I first heard an Array M’bira when I saw Imogen Heap playing one. I instantly loved the sound. It’s so organic and unusual. I saved my pennies, and finally the day came when it was time to purchase one. I obsessively checked the tracking number as the package wound its way from San Francisco to me in Milwaukee, Wisconsin. I didn’t want to miss the delivery, so I had it send to the conservatory where I teach. When I arrived that day, I received a nasty surprise: someone in the postal service used the box my m’bira was in as a step stool, and the entire back was caved in, complete with a boot print. It was the sort of thing that made you sick to your stomach to look at. I know it was unintentional, but it felt really tragic that something so beautiful had been destroyed. However, I had an album deadline, so I stared recording with the damaged instrument, which still played well since the damage was to the underside. However, to make a claim at the postal service, I had to return that instrument with the packaging. So, I was stuck using sample libraries of Array M’biras to complete some of the pieces I’d started working on. Meanwhile, I ordered (and paid for) a second Array M’bira, which is the one that appears in the included sample libraries. It was even more expensive (but more beautiful) than the first one, and I was completely pleased with it when it finally arrived. The postal service took *nine months* to honor the insurance claim, but I did finally receive the check from them.
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Pretty or Ghostly, you decide...
This well recorded Array M'bira, offers up a warm slightly bell like sound to the user. Simple to use with controls to blend the direct and mic levels allow the instruments to fit into a mix well, without too much post processing.
Don't sleep on this hidden gem!
DS version reviewed This comes packed with a multitude of articulations. The instrument itself sounds can approximately described as somewhere between a traditional Kalimba and a Vibraphone with a warm and pleasant overall characteristic. It comes with lots of resonance - the good type of resonance - adding to the unique character. When playing chords - probably not possible on the real thing? - the sound becomes slightly reminiscent of electromechanical pianos like the Fender Rhodes, thus effects like phasers and flangers can work well. Attack and release controls allow to adapt the sound to each use case, which is crucial.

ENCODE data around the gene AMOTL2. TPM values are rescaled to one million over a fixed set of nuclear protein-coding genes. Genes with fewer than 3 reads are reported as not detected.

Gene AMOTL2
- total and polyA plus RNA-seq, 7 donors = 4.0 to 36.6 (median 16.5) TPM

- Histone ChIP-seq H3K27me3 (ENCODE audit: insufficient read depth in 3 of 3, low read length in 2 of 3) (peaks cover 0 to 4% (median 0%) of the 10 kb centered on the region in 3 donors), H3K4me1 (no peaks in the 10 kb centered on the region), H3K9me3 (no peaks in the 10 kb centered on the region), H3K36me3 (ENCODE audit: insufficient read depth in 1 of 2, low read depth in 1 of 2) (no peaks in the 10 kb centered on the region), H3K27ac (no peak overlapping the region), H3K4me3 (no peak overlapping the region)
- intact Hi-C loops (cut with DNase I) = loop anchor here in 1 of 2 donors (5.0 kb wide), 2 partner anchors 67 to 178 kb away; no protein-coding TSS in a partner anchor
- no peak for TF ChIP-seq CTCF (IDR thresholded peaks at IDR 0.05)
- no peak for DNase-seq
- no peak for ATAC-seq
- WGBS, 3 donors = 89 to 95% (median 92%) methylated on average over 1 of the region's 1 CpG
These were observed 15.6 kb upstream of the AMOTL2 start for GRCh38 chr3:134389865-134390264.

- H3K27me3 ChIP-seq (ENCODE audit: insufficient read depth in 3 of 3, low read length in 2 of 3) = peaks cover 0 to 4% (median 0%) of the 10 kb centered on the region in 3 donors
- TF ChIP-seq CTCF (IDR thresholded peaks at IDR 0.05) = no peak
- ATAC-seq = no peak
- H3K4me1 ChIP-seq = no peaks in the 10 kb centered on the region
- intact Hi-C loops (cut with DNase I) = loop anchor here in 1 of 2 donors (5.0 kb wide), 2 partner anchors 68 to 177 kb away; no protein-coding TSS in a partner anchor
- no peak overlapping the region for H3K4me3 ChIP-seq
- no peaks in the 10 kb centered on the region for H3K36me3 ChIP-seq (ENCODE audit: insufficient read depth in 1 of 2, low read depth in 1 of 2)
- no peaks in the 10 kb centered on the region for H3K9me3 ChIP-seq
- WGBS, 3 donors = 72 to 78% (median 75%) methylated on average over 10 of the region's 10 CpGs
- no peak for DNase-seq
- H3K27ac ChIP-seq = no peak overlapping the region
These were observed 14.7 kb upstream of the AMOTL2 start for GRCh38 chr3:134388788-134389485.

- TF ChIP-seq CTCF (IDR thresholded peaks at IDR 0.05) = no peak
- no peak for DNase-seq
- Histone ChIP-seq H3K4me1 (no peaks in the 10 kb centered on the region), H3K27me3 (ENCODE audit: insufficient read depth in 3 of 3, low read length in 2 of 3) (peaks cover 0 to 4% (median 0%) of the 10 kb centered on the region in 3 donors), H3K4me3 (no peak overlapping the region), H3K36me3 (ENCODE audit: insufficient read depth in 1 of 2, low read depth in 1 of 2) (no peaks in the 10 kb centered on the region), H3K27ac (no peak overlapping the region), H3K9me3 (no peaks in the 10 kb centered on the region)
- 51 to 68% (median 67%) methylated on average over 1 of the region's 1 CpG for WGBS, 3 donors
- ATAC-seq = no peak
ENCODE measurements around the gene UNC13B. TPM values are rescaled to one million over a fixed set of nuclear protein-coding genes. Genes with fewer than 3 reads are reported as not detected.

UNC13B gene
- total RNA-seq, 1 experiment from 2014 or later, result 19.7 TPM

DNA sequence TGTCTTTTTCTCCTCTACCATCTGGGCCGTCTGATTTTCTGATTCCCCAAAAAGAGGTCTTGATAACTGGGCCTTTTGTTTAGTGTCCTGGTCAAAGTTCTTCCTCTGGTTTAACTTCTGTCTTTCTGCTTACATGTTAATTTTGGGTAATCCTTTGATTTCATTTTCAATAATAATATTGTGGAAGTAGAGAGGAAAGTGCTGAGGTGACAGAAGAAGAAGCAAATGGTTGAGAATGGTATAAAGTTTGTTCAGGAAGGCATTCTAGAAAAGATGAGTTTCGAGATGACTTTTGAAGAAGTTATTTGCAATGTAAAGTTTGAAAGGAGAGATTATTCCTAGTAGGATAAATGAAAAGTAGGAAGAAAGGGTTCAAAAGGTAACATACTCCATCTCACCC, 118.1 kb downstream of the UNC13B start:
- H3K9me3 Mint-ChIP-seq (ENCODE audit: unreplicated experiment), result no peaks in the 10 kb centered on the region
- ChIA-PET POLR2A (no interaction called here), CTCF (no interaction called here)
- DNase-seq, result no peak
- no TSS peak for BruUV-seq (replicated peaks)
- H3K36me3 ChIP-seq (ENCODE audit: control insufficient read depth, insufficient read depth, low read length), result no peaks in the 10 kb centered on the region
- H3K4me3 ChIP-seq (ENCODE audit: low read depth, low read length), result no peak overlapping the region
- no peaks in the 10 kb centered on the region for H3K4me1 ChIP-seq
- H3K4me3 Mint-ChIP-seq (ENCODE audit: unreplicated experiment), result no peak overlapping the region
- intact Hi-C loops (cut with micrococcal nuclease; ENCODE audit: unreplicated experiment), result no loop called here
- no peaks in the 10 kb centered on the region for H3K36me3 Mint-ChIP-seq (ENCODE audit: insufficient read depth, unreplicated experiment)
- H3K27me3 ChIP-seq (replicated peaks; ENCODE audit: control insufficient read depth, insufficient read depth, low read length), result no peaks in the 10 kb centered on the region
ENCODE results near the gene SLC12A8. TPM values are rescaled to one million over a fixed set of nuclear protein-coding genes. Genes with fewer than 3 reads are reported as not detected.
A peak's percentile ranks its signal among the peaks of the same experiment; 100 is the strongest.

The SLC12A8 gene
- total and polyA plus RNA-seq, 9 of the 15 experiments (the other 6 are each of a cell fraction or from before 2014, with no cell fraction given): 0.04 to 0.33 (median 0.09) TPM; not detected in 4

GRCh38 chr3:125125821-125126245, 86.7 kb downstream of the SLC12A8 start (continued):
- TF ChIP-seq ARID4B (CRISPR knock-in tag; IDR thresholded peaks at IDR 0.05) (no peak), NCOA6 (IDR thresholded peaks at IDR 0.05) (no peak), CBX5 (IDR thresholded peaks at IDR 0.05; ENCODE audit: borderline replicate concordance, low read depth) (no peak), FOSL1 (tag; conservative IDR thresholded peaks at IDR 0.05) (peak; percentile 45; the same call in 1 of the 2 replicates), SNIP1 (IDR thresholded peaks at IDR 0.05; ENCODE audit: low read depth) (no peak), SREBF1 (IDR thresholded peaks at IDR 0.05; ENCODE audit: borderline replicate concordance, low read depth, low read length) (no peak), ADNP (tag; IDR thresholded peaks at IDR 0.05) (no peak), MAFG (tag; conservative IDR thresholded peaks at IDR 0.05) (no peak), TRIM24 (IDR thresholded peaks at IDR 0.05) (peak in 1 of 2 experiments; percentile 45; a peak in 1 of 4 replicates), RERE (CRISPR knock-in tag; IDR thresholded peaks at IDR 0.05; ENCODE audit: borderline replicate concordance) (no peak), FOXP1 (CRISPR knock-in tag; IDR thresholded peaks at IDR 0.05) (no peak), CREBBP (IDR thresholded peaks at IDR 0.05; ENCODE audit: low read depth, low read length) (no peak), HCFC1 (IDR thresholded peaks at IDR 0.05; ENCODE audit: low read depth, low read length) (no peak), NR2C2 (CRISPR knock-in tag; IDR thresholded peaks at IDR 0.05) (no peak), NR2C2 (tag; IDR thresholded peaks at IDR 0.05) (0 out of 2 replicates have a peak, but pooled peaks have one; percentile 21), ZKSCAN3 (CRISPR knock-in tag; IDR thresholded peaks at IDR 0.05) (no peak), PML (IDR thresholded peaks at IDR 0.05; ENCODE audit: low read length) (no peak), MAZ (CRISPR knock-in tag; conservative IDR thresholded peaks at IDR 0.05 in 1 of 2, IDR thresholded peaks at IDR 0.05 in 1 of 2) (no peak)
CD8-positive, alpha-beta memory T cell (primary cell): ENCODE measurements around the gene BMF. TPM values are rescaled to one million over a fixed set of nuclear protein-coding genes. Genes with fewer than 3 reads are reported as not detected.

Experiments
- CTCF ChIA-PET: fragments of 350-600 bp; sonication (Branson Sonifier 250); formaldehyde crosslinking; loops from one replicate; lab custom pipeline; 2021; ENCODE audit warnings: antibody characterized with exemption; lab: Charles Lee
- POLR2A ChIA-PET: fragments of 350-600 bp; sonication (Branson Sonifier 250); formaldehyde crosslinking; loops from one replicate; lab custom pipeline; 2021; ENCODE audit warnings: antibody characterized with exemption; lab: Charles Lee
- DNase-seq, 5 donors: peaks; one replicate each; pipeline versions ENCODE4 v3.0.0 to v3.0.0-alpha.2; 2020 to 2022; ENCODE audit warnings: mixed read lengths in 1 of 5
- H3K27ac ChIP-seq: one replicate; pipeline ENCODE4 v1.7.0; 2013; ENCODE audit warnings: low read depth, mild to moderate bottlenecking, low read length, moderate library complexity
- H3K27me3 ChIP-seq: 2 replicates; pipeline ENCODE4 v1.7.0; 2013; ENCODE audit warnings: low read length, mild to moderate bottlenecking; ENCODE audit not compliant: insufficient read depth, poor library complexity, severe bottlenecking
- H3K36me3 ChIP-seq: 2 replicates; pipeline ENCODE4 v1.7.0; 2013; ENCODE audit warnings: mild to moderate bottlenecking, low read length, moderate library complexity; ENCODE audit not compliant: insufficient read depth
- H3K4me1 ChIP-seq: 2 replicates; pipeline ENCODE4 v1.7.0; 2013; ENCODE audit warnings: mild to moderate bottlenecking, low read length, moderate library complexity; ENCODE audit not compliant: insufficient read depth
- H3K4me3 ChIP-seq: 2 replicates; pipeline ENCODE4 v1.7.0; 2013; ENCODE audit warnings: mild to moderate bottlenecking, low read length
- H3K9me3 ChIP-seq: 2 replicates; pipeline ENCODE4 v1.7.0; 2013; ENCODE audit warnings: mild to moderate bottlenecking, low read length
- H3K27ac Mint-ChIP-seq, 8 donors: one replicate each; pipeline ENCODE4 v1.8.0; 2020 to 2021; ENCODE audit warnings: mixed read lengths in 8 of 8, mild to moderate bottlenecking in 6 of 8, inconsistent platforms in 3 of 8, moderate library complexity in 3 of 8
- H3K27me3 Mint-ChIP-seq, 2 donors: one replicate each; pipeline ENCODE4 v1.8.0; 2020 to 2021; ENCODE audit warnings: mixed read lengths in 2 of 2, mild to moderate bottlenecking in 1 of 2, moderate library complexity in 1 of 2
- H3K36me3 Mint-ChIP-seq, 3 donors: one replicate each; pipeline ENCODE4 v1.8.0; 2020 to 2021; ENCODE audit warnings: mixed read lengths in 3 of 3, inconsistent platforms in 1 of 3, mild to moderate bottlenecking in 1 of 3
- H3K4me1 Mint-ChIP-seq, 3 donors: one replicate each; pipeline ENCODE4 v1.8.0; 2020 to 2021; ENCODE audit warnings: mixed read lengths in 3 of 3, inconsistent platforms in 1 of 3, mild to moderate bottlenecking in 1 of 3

Simple But Cute!
Not sure what Hidde Pieters is talking about - Not sure if I did something wrong, but I can only find one patch that is pretty much one simple instrument, with a GUI that features two mic knobs and a small wallpaper of the instrument intself. The sound itself is clean and quite unique - I personally haven't heard anything similar to that. Try it yourself and I'm sure you won't be disappointed.
This is quite a versatile library. I appreciate the amount of patches that it ships with, giving the user plenty of options to chose from in terms of the specific sound, and even in the individual patches there's still a lot that can be achieved. I found that this instrument could, quite easily, be used for both ambient and more relaxing music, and for more unsettling music. It also works really nicely as a layer for larger compositions. The only gripe I have with it is that I wish it could go to a higher register, but I suppose that's just a limitation of the recorded instrument, and not so much of the library. Real solid work, and something that can't go wrong
Simple But Effective
I use a lot of bell type sounds in my work and thought I would add this to the collection, has been working well as a go to layer for added thickness. You can hear the effort that went into recording this.